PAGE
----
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Brownfields are a challenge, but redevelopment is possible

7/7/2015 | Real Estate Blog

We have spent a good deal of time lately talking about Philadelphia’s problem with abandoned and vacant properties. The city might have an easier time finding a solution if all of the properties were the same — not necessarily a uniform size, but in the same condition. Even if these parcels could be broken down into two or three categories, it might be easier to find buyers or to make redevelopment a more attractive option.

As it is, though, a property can be more than just a vacant lot or an abandoned building. There can be environmental issues that must be addressed before anything can happen. That vacant property on the corner could be a brownfield, and that could come as a surprise to a buyer, a seller or, in rare cases, even the city.

When someone says “brownfield,” large parcels, like the Philadelphia Navy Yard, may come to mind — industrial sites around Philly that shut down years ago. These sites have been major abatement projects for state and federal environmental agencies. But brownfields aren’t always large tracts of land. A brownfield can be the former site of a dry cleaning operation.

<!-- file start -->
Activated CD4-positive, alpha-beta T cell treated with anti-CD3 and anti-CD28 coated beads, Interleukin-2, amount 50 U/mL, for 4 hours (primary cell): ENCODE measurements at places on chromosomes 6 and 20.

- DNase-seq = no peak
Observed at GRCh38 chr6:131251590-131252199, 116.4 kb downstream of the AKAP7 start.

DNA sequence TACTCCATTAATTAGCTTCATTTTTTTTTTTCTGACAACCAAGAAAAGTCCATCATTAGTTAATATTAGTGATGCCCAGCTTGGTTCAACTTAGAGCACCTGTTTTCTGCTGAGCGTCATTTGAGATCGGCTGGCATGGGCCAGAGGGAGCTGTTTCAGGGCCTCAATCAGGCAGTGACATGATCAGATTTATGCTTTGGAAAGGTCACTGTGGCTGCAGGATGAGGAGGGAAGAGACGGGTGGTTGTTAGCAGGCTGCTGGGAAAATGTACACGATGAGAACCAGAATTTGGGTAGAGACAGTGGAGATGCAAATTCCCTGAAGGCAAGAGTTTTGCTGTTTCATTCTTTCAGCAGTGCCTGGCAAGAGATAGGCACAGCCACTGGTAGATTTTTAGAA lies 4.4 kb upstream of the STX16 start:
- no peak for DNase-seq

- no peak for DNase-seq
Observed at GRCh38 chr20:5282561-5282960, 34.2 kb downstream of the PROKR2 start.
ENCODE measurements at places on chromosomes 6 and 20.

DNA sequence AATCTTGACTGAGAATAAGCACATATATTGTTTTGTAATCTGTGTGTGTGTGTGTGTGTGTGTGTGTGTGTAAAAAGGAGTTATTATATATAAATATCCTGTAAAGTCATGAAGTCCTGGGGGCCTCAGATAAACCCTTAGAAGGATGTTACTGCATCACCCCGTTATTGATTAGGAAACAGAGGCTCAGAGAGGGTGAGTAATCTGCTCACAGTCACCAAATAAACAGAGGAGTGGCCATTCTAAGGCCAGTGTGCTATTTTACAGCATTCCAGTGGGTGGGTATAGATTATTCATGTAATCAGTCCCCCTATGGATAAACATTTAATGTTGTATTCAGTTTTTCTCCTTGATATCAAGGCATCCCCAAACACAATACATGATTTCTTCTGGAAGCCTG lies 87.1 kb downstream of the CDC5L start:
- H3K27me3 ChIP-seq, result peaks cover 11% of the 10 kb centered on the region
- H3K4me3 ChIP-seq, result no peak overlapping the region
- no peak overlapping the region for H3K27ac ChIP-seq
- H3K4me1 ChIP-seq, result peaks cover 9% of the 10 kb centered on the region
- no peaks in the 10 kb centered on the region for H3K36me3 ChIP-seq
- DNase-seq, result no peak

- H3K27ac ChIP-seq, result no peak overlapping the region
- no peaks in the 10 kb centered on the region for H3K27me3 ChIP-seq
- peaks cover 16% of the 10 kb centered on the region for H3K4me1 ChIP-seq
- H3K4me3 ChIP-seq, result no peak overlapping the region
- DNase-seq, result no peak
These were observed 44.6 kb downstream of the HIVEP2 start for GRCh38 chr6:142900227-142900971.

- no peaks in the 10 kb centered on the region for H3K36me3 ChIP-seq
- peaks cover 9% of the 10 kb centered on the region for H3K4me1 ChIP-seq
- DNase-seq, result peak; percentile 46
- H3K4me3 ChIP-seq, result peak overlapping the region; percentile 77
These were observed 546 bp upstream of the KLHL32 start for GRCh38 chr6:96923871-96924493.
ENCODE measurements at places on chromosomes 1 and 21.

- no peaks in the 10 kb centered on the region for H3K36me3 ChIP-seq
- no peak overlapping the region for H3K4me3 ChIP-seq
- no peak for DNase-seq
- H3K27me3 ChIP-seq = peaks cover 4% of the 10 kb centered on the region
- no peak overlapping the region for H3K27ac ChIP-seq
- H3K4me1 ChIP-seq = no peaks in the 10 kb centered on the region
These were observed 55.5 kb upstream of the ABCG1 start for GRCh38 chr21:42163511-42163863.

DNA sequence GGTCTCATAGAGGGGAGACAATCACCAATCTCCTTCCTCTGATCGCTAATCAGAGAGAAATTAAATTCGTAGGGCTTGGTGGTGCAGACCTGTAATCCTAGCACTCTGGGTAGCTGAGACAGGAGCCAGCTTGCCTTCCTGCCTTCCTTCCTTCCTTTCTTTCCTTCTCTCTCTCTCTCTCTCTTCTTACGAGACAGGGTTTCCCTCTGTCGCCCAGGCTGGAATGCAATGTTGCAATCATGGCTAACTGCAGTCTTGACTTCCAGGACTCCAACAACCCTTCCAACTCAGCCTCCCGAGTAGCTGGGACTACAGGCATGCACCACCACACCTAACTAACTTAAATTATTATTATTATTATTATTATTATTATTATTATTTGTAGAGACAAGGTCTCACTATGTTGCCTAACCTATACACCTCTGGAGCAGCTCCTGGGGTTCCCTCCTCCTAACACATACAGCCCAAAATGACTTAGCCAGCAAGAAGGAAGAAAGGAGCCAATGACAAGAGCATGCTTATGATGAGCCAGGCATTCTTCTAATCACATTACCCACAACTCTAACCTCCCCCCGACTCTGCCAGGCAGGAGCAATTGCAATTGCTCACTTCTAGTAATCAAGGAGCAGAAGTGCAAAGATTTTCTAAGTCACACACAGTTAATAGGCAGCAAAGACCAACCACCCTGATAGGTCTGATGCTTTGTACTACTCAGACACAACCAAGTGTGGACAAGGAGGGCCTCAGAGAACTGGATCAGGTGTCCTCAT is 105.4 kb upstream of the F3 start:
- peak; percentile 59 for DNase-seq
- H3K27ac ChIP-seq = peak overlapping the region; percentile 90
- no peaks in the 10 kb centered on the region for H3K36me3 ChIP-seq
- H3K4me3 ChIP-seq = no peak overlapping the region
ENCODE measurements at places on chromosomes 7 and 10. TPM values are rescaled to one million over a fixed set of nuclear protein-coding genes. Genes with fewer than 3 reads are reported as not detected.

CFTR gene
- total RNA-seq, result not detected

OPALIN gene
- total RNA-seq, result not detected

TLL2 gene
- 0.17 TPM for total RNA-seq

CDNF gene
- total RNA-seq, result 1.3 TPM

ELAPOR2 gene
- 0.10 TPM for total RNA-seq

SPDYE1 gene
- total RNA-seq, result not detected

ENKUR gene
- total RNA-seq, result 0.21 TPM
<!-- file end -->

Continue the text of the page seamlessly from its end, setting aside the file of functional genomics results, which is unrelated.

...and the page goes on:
The Pennsylvania Department of Environmental Protection’s Brownfield Development Guide defines brownfields as “underutilized properties where the presence or potential presence of hazardous substances, pollutants or contaminants complicates expansion, redevelopment or reuse of the properties.” The term “underutilized” is often used in reference to the land use principle of “highest and best use,” a subject for a separate post. In this context, an underutilized property is one that does not meet the needs of the immediate community or the community at large, that does not contribute to the economic vitality of the area.

We’ll continue this in our next post.